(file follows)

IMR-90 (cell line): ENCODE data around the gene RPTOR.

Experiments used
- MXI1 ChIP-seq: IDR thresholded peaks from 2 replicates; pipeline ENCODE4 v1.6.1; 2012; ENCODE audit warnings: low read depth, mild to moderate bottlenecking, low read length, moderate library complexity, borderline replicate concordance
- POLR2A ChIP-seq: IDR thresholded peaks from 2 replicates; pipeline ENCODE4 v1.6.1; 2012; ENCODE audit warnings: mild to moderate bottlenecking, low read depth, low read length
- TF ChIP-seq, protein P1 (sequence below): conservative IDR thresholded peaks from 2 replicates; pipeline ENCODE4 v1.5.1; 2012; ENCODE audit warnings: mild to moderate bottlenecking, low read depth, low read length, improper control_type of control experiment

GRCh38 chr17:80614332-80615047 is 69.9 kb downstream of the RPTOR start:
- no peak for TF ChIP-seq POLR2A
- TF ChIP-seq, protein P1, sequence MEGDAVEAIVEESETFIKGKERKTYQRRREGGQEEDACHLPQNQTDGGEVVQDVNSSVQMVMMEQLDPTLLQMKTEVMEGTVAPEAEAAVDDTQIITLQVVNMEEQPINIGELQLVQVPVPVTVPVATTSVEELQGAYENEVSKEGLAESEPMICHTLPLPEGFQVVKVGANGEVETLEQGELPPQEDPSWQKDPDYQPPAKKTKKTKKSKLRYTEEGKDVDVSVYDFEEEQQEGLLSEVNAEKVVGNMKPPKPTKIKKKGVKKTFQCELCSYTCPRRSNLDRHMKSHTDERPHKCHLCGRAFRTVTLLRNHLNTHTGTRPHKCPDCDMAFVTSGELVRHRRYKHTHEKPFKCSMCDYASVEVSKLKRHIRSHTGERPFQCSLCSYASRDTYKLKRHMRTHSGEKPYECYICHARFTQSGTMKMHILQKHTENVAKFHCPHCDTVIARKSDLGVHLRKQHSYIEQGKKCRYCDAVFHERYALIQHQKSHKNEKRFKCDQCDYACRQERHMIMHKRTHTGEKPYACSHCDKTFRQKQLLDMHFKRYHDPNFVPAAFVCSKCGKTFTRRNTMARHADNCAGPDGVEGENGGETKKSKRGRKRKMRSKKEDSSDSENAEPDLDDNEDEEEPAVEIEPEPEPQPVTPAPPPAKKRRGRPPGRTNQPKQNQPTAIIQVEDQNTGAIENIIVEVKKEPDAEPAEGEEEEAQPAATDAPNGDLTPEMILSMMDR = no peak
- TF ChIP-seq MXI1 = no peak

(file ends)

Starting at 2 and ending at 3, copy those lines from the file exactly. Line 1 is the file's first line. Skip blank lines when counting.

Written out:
Experiments used
- MXI1 ChIP-seq: IDR thresholded peaks from 2 replicates; pipeline ENCODE4 v1.6.1; 2012; ENCODE audit warnings: low read depth, mild to moderate bottlenecking, low read length, moderate library complexity, borderline replicate concordance